This week is all about Lloyd the Conqueror here at Larping.org. We had a chance to chat with Mike Peterson, the director of the film, to answer some of our questions about the film.
Larping.org:What made you want to do a film about larping?
Mike Peterson: At the time we began writing the script, LARP was something that had not really been explored on film in any way. It seemed like a really fun world, and my co-writer worked with a bunch of larpers when he was a video game tester. It was a fun, new world and seemed close enough to my own experience with playing D&D and general interest in fantasy novels, that it would be possible to explore this world in a comedic setting while showing how much fun it would be to let down your hair and fight your friends with foam weapons. It was a great learning experience, and I have a general interest in ‘outisder’ or subcultural groups in my writing and filmmaking. And the best part is, is that I’ve since got to meet so many really great LARPers at the various screenings of the film, who’ve really been really kind, and welcoming and shared so many great stories about their experiences with the LARP.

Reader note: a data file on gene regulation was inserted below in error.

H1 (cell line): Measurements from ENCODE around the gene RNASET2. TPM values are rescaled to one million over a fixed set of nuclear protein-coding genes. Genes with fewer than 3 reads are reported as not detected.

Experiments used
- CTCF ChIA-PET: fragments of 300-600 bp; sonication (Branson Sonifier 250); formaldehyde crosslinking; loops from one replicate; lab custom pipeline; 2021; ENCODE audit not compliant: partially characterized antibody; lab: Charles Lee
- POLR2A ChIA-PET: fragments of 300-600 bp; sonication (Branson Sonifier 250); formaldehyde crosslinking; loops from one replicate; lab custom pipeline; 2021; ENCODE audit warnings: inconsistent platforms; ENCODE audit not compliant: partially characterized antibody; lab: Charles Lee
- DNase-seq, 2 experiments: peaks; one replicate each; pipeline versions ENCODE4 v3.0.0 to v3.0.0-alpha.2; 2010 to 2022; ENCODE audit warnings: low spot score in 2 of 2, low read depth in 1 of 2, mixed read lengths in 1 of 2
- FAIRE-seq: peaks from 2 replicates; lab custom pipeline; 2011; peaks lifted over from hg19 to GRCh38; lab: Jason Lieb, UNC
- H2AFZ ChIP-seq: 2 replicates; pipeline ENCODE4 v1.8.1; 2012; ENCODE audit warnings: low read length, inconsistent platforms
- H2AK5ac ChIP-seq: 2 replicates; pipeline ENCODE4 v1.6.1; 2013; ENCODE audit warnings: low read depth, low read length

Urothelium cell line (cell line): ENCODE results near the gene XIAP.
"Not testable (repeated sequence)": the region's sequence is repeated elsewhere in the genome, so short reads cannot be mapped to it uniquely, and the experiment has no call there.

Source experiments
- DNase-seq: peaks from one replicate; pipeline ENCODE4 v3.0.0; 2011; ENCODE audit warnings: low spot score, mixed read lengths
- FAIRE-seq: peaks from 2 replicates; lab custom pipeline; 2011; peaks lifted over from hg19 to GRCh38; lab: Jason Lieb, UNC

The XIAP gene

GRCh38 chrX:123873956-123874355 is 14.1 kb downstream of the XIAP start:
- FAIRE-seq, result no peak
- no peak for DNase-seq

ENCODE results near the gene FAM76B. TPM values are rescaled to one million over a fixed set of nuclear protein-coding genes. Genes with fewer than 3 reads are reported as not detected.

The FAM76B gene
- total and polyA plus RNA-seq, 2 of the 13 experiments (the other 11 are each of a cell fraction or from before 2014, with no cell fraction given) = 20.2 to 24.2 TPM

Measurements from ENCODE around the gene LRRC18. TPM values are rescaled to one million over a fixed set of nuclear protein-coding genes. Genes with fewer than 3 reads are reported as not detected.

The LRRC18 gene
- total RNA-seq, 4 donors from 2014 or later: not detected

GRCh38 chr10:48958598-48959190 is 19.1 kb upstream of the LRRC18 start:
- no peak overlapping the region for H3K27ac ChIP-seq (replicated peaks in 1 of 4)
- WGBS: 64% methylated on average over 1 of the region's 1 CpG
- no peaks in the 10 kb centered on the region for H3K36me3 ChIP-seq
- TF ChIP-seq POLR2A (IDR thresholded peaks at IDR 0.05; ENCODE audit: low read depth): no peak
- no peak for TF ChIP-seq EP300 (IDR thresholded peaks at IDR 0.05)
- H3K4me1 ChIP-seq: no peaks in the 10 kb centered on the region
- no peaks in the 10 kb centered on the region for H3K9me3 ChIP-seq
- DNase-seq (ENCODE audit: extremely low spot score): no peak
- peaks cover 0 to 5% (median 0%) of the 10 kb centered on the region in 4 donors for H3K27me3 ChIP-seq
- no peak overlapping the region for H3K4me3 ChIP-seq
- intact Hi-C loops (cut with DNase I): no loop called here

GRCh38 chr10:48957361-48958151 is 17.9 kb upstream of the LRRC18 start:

Larping.org:What were your biggest influences for this film?
Mike Peterson: The main ones would have been 80s comedies, Monty Python, sport movies and Ridley Scott films, which I used to specifically to inform the battle sequences. You know, but it’s the dollar store version of Ridley Scott just due to budgetary limitations but I think I was able to capture some of that same sense of danger, excitement and intensity of combat, hopefully while still keeping the humor intact, during the battle scenes, especially the final battle.
Larping.org: How did you learn about larping for the film? Did you take from documentaries (Darkon, Monster Camp, etc.), did you get to watch any actual larping or did you have any larp consultants on hand?
Mike Peterson: I spoke with a number of LARP groups and bought their rule books and studied those. I also definitely watched Monster Camp and Darkon. And you know there is so much stuff on the internet with people filming their battles, that it felt like I could get a fair sense of the game. I wanted to go play some games but timing and budget didn’t allow it. So, It has always been a voyeuristic experience for me, but I would still like to go out and do a LARP. Anyone, anyone? Let me know, and if I can make it I will.
Larping.org:What has been the larping community’s reaction to your film thus far?